My visit earlier this month to the site of the Nazi concentration camp of Bergen-Belsen, in northern Germany, was nothing less than surreal.
At this very place during the final months of World War II, over 50,000 prisoners, most of them Jews, died of typhus, extreme malnutrition and other virulent diseases.
And now, on the occasion of the 77th anniversary of the liberation of Bergen-Belsen, those in attendance marked both the past as well as the victims of today’s war crimes and crimes against humanity. As we remembered the physical and spiritual resilience of the Jewish survivors of Bergen-Belsen and the other Nazi death and concentration camps, we were acutely aware of the millions of Ukrainian refugees who today face a frightening, uncertain future.
To be sure, the Holocaust still casts a long shadow over the modern world. Its significance became even more clear during my trip because of the ongoing war in Ukraine and the debate that has ensued about whether events in Ukraine are, in fact, genocide.
Around the world, people think of genocide as the worst crime imaginable.
“The demons of history have returned,” Poland’s prime minister recently wrote in a guest essay in The Economist. “We are witnessing genocide again. In this environment, the West has acted like a frog in water brought gently to the boil. It has not reacted even as Russia has added heat.”
President Joe Biden also has accused Russian President Vladimir Putin of committing genocide in Ukraine: The Russian president is “trying to wipe out the idea of even being Ukrainian.”
And the International Criminal Court at The Hague has already opened a case, saying that there was “a reasonable basis to believe that both alleged war crimes and crimes against humanity have been committed in Ukraine.”
Menachem Z. Rosensaft, one of the speakers at the Bergen-Belsen commemoration, was born in 1948 in the Belsen Displaced Persons camp and now teaches the law of genocide at Columbia University and Cornell University law schools. Rosensaft, uniquely qualified to speak on these matters, shared some of his thoughts with me as we walked past the mass graves.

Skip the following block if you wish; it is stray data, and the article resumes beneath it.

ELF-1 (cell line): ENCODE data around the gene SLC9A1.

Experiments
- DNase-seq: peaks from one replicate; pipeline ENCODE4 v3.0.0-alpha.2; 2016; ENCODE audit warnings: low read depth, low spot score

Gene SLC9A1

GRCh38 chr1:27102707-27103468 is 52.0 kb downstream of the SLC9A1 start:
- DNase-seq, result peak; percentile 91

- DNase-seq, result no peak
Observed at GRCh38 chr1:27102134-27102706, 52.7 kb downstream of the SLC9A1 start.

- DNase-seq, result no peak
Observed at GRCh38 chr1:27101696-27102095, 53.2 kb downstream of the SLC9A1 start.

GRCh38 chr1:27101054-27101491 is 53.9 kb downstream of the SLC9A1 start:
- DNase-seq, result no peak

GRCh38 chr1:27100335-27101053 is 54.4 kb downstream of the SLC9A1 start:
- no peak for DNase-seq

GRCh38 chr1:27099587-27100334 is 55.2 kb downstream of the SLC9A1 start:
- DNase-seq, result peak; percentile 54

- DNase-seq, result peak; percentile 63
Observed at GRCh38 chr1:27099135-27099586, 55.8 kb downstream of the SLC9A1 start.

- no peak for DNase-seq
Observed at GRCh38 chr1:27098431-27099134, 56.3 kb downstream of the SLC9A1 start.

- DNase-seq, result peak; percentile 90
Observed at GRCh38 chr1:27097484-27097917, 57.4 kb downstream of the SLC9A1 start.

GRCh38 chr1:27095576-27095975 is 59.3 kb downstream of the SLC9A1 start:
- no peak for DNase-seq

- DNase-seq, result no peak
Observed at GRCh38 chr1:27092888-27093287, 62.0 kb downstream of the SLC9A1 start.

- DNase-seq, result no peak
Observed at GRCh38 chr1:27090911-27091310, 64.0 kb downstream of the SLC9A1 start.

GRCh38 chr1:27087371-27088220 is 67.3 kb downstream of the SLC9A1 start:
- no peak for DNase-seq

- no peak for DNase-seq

“The concept has developed that if it’s not a crime of genocide, then it’s not as serious, which is ridiculous,” said Rosensaft, who serves as the associate executive vice president and general counsel of the World Jewish Congress. “Does it matter if it’s a crime against humanity and not genocide? … We do not do the cause of justice any favors by minimizing the severity of crimes that do not follow the narrow legal definition of genocide.”
In 1941, U.K. Prime Minister Winston Churchill called the killings by Nazi Germany a “crime without a name.” It was only in 1944 that Raphael Lemkin, a Jewish lawyer, created the term “genocide,” though a crime against humanity as first defined in the charter of the International Military Tribunal at Nuremberg is as equally heinous.
Genocide, as a legal term, is by definition narrow. It requires an “intent” to destroy in whole or in part a national, ethnic, religious or racial group. It cannot be a byproduct. Yet Rosensaft asked, “Does it matter? No one has ever said I feel better knowing that I am being killed because it’s ‘only’ a crime against humanity and not genocide.”
In 1945, prior to the International Military Tribunal at Nuremberg, there was no system for prosecuting either of these crimes under international law. More importantly, perhaps, there is one critical difference between the time of World War II and today. In his remarks at the Bergen-Belsen commemoration, Rosensaft said, “During the years of the Holocaust, with only a very few exceptions, the gates of the free world were closed to the persecuted Jews of Europe and parts of North Africa. Today, millions of Ukrainian refugees are received and welcomed, not turned away. If nothing else, this time, the world is not indifferent.”
I asked Rosensaft, the just-elected chair of the advisory board of the foundation that oversees World War II memorial sites throughout Lower Saxony, why he returns to Bergen-Belsen year after year.
He invoked two people, one of them his father, who along with his mother survived Auschwitz-Birkenau and Bergen-Belsen and who headed the Jewish Committee of the Belsen DP camp and the Central Committee of Liberated Jews in the British Zone of Germany from 1945 until 1950.
“My father promised the dead buried in the mass graves here that he would never abandon them,” Rosensaft said. “This responsibility is now mine.”
Bergen-Belsen, therefore, symbolizes the Nazis’ unimaginable horrors and reminds us that genocide and crimes against humanity have not altogether vanished, as is the case with Ukraine.
In our conversation, Rosensaft also invoked the Baal Shem Tov, the founder of Hasidism, who taught that remembrance is the secret of redemption.
“It is also the secret of prevention,” Rosensaft added. “The mass graves of Belsen remind us that a critical part of our responsibility to the past is to do all in our power to try to prevent that past from becoming a gruesome reality yet again.”
Heidi Kingstone is a journalist and foreign correspondent who has reported from global trouble spots including Sierra Leone, Darfur, Israel, Iraq and Afghanistan. She is the author of Dispatches from the Kabul Cafe (Advance Edition, 2014).
The views expressed in this article are the writer’s own.